When the second plane flew into the Twin Towers on 9/11, John Updike and his wife watched the fireball bloom as they stood on a rooftop across the river in Brooklyn, where they were visiting family. ”And then, within an hour,” Updike wrote a week later in The New Yorker, ”the south tower dropped from the screen of our viewing; it fell straight down like an elevator, with a tinkling shiver and a groan of concussion distinct across the mile of air. We knew we had just witnessed thousands of deaths; we clung to each other as if we ourselves were falling.”
These are not images easily erased from your mind; they took up residence in Updike’s head, and now, five years later, he has written a novel called Terrorist (due out June 6 from Knopf), which dares to imagine the interior life of Ahmad, an 18-year-old Islamic radical from inner-city New Jersey who wants to be a martyr. Witnessing the tragedy, says Updike, with typical candor, ”was so awful, and — in its way — exciting. I had no thought of watching it as a writer, but maybe it did give me some acquaintanceship with the world that terrorists hope to achieve.” Leaning on a fresh reading of the Koran and a few other books for research, and on ”my own experience of being an 18-year-old a number of years ago,” he created suicide bomber Ahmad, ”this well-intentioned and in some ways exemplary young man who tries to do something horrific.”
Coming from the 74-year-old Updike — who 48 years ago published the first of his 22 literary fictions, 15 short-story collections, seven books of poetry, eight roundups of essays and criticism, one memoir, one play, and five children’s books — Terrorist is a jolt. His novels are better known for the glories of their delicate observation and beautifully carved sentences than for rip-through-the-pages plotting. Terrorist upends that. ”This book is quite a surprise,” concurs Judith Jones, his Knopf editor for more than 45 years. ”The last 100 pages have you on the edge of your seat. That isn’t the usual Updike, which is more, you know, where you settle in comfortably. But I think it shows a real ability to write that kind of suspense novel.”
Updike seems almost embarrassed to have written a suspense novel. Would he dare go so far as to call Terrorist a thriller? ”Sort of, yes,” he says uneasily. ”Let’s hope it’s an Updike kind of thriller.” By which he means that the novel is, like all his others, first and foremost about everyday life. ”It’s about religion, and growing up, and being a good guidance counselor” — his other main character is Jack Levy, Ahmad’s high school adviser — ”and all those things,” he insists.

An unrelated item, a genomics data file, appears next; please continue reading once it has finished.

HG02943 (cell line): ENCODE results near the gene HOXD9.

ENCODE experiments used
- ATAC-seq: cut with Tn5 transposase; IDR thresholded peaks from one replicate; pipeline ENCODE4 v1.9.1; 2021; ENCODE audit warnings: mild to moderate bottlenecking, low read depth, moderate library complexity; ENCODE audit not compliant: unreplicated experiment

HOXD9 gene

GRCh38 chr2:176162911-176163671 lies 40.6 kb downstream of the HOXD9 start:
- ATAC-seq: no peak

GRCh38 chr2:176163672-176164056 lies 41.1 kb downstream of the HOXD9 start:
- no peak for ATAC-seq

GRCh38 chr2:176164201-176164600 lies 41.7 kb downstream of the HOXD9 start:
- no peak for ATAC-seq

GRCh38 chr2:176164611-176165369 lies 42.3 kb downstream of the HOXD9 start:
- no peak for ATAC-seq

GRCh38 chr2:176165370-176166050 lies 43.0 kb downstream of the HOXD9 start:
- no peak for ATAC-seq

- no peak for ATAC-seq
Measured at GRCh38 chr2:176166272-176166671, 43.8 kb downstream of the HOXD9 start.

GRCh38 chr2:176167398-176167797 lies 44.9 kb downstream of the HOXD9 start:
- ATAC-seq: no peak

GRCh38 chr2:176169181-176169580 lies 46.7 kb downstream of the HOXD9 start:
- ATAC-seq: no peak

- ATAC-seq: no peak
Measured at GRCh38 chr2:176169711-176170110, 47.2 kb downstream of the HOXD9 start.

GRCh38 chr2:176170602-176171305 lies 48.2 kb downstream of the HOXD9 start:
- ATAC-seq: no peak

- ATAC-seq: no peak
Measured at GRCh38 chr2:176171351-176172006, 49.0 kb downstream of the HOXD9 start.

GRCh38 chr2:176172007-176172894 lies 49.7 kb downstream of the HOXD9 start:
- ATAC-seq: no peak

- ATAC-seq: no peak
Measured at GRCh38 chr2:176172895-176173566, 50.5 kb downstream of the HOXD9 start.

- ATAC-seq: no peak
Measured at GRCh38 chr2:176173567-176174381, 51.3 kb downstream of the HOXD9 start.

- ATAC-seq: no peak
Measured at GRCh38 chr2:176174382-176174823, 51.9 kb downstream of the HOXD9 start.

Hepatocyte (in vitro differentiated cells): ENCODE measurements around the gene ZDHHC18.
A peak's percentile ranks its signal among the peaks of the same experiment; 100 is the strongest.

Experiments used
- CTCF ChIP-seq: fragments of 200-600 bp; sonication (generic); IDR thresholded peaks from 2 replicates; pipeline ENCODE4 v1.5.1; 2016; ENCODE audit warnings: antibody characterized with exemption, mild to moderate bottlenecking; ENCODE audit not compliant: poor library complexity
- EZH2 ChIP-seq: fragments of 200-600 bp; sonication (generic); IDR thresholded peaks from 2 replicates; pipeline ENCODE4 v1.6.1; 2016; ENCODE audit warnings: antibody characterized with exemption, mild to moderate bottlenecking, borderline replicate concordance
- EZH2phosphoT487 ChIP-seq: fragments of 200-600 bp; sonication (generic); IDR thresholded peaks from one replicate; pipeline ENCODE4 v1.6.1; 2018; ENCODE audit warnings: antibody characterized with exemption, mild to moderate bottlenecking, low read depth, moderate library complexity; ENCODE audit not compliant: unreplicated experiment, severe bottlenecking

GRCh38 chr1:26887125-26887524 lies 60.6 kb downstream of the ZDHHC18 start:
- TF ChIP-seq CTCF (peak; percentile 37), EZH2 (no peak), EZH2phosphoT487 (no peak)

You might expect that meeting someone in person who has published so much, who has made such an intimidating play for the title of World’s Greatest Living Writer, would be as daunting as meeting the Ivy League’s scariest professor during office hours. But talking to Updike at the bar in the Ritz-Carlton in Boston, 30 miles from the seaside house he shares with his wife Martha, isn’t like that at all. He is impeccably groomed — except for the unkempt eyebrows that whirl madly around the edges of his tiny eyes. And his bearing is classic New England, gray-suited and stiff-backed — except that from the first moments of a nearly three-hour interview he seems to cap every sentence with a happy, eager-to-please smile, and he’s full of modest yet disarming bombshells. When the talk idly turns to what movies he and the wife have enjoyed recently, the august literary titan mentions Nanny McPhee (”I liked that more than I dared hope, yes”) and 16 Blocks (Bruce Willis, of whom he’s a fan, reminds him of Gary Cooper). And of his own work, Updike is cheerfully self-deprecating. ”I’ve written plenty of novels,” he says at one point. ”Maybe it would’ve been better if I’d written fewer.”